The Court stated that "all aspects of respondents' claim for benefits should be channeled first into the administrative process which Congress has provided for the determination of claims for benefits." Id. at 614, 104 S.Ct. 2013. The Court thus reaffirmed its holding in Weinberger v. Salfi, 422 U.S. 749, 95 S.Ct. 2457, 45 L.Ed.2d 522 (1975), construing the "claim arising under" section 405(h) "quite broadly." Ringer, 466 U.S. at 615, 104 S.Ct. 2013. Ringer also held that "it is of no importance that respondents here . . . sought only declaratory and injunctive relief and not an actual award of benefits as well." Id.

The Sixth Circuit has applied the Ringer analysis to a variety of challenges under both Part A and Part B of the Medicare program and has rejected jurisdictional claims under 28 U.S.C. § 1331 and 1346 as barred by section 405(h). Manakee Professional Medical Transfer Service, Inc. v. Shalala, 71 F.3d 574, 579 (6th Cir. 1995) (providers of nonemergency health transportation required to exhaust administrative remedies per § 405(g) as sole avenue for judicial review); Farkas v. Blue Cross Blue Shield of Michigan, 24 F.3d 853 (6th Cir. 1994) (physician's failure to exhaust administrative remedies barred judicial review by court); Livingston Care Center, Inc. v. United States, 934 F.2d 719, 722 (6th Cir.) (claim for consequential damages resulting from nursing home's alleged wrongful termination from Medicare program arose under Medicare Act), cert. denied, 502 U.S. 1003, 112 S.Ct. 636, 116 L.Ed.2d 654 (1991); Westchester Management Corp. v. U.S. Dep't of HHS, 948 F.2d 279, 282 (6th Cir. 1991) judicial review of reimbursement denial of facility rental expenses arose under Medicare Act, not the APA or Due Process Clause), cert. denied, 504 U.S. 909, 112 S.Ct. 1936, 118 L.Ed.2d 543 (1992); Good Samaritan Medical Center v. Secretary of Health and Human Services, 776 F.2d 594, 599 (6th Cir. 1985) (plaintiffs constitutional challenge to different reimbursement rates for rural and urban medical care providers arose under Medicare Act barring § 1331 jurisdiction).

The Sixth Circuit also held in Farkas that a line of cases Permitting different treatment of Part A and Part B Medicare claims, and adjudication of Part B methodology claim's without administrative review, is no longer good law. 24 F.3d at 860.

The Seventh Circuit has ruled in a similar fashion. Homewood Professional Care Center, Ltd. v. Heckler 764 F.2d 1242, 1248-49 (7th Cir. 1985) (action filed under section 1331 alleging constitutional violations and seeking declaratory judgment, mandamus, injunctive relief, and damages "arose under" Medicare Act); Bodimetric Health Services, Inc. v. Aetna Life Cas., 903 F.2d 480, 483, 488 (7th Cir.) (allegations that fiscal intermediary engaged in fraud and other state law torts "arose under" the Medicare Act), cert. denied, 498 U.S. 1012, 111 S.Ct. 579, 112 L.Ed.2d 584 (1990).

In Bodimetric, the Seventh Circuit stated: If dissatisfied claimants could avoid the preclusive effect of section 405(h) by simply bringing suit against the fiscal intermediary instead of the Secretary, the Medicare Act's goals of efficiency and finality would be substantially undermined. . . . [W]e see no reason to allow claimants to proceed against private agencies when they clearly cannot proceed against federal agencies.
903 F.2d at 487-88. It thus concluded that "suits against fiscal intermediaries are governed by the terms of section 405(h)." Id. at 488.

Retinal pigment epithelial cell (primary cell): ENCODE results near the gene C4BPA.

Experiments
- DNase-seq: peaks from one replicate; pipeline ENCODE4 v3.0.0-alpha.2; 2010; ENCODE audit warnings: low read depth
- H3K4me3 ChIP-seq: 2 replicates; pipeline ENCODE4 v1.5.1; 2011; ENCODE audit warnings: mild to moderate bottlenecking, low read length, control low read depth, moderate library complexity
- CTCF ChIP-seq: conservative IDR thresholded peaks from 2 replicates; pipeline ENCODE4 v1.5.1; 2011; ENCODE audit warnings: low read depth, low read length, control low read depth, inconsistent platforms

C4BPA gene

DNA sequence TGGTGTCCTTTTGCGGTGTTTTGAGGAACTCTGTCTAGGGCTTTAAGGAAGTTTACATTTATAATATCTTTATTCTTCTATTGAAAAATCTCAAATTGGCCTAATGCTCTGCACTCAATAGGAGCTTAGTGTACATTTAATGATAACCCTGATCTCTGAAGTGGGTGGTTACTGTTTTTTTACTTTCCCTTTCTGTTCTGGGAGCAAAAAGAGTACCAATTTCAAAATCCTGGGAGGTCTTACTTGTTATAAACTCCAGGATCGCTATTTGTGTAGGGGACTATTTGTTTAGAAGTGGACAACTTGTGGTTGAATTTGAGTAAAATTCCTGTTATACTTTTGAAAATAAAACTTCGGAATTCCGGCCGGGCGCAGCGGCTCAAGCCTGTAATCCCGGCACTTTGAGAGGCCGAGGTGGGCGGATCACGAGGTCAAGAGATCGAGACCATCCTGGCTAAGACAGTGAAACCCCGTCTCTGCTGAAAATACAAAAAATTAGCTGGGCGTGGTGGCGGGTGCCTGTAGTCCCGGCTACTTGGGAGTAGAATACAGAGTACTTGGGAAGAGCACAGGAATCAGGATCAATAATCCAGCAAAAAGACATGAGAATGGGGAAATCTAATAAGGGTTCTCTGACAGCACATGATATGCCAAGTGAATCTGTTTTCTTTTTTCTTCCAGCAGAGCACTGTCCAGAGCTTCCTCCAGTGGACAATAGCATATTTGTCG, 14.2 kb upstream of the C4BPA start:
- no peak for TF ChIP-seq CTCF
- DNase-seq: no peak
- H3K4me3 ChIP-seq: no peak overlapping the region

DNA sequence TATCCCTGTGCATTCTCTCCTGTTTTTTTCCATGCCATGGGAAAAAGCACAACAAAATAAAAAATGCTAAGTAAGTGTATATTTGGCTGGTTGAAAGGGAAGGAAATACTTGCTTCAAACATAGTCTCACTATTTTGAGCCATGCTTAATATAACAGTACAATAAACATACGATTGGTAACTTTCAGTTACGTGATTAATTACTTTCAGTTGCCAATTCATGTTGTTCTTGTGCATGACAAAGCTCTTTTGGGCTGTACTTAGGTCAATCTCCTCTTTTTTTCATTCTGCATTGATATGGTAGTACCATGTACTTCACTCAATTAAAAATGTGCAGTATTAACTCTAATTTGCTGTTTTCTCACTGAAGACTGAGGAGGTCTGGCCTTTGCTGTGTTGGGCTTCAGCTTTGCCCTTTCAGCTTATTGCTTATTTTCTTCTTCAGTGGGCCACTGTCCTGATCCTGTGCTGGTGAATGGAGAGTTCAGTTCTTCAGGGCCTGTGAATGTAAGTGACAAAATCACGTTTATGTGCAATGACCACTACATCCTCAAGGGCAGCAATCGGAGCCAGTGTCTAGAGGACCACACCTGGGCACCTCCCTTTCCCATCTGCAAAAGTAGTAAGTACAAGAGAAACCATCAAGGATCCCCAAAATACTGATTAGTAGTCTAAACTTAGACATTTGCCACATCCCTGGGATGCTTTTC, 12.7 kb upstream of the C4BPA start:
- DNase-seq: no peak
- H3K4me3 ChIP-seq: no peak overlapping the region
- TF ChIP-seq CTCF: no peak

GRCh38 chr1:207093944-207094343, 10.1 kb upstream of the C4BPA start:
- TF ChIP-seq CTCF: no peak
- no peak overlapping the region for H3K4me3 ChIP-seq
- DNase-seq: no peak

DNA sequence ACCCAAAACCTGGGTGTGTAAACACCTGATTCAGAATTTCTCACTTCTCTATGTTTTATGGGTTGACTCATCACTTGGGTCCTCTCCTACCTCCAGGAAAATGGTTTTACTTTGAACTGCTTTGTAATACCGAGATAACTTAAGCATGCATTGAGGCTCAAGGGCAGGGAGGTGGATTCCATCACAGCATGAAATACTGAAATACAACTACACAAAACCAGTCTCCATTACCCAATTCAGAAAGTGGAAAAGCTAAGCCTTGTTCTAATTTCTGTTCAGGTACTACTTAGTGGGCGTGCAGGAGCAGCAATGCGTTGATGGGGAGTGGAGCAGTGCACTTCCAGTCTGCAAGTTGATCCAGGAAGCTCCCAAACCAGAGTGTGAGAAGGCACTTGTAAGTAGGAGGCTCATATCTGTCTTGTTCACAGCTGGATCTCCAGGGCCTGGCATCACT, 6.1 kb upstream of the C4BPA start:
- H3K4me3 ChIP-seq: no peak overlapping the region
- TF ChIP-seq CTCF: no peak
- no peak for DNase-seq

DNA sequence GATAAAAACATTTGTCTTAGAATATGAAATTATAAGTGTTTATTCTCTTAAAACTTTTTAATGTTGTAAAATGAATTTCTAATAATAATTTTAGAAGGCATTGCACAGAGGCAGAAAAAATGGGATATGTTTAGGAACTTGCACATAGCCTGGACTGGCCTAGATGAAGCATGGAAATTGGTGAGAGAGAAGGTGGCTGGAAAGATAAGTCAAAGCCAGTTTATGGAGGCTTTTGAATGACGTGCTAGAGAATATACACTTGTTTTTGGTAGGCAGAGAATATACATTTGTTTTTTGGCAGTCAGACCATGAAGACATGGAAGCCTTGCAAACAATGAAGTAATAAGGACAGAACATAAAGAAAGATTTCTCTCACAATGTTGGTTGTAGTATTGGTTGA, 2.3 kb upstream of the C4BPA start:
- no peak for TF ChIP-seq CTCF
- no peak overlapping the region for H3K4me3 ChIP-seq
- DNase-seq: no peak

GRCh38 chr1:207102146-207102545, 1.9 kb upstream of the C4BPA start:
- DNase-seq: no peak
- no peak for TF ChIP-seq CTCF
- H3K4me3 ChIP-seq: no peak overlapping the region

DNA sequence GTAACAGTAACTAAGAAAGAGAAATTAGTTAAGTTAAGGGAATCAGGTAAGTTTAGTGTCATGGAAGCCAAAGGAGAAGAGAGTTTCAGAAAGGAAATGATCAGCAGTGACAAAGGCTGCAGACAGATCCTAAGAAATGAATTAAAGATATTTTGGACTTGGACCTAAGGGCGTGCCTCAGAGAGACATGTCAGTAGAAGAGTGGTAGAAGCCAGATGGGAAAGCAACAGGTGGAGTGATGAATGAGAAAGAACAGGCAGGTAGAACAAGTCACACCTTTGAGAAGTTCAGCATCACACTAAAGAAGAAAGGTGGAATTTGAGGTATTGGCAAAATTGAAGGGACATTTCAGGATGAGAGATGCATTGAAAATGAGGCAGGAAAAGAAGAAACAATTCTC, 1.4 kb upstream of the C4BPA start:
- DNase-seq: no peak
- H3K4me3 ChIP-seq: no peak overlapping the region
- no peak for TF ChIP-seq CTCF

It is clear that defendants' counterclaim "arises under" the Medicare Act. Defendants' counterclaim goes to the issue of whether the psychotherapy services they billed to Medicare were properly paid, rather than as the United States maintains were false claims. While some of defendants' claims may implicate the False Claims Act, they all rely on the Medicare Act, its attendant regulations, and the bureaucratic scheme.

This Court finds the counterclaim is "inextricably intertwined" with a claim for benefits payments and "arises under" the Medicare Act. The declaratory relief the defendants seek would hold that the way they billed Medicare and the reimbursement they received is correct, or that they are entitled to additional reimbursement. The upshot is the United States would have no basis for proceeding against them for recovery of false claims.

Waiver of administrative exhaustion would permit parties to litigate in federal court without fully complying with the statutory and administrative scheme the Medicare Act establishes.

There are three factors to consider in deciding whether to waive the administrative exhaustion requirement: "(1) are the claims at issue collateral to the underlying decision as to eligibility for entitlements; (2) would claimants be irreparably harmed were the exhaustion requirement enforced against them; and (3) would exhaustion of administrative remedies be futile." Manakee, 71 F.3d at 580 (citations omitted).

In the present case, defendants already have been paid on the claims at issue. Defendants' counterclaim seeks not only the avoidance of false claims liability for those claims, but also additional reimbursement for some of them. However, administrative procedures exist whereby physicians may seek additional reimbursement and further appeal, if necessary.

Moreover, defendants' administrative and constitutional challenges are not wholly collateral to a claim for benefits. These claims are no different from those constitutional, contractual and damage claims found in the cases cited elsewhere within this opinion. The fact that the administrative tribunal might not have authority to grant all the relief requested does not excuse exhaustion. Good Samaritan, 776 F.2d at 599 (even if constitutional claim is raised, exhaustion is still required to ensure procedural record).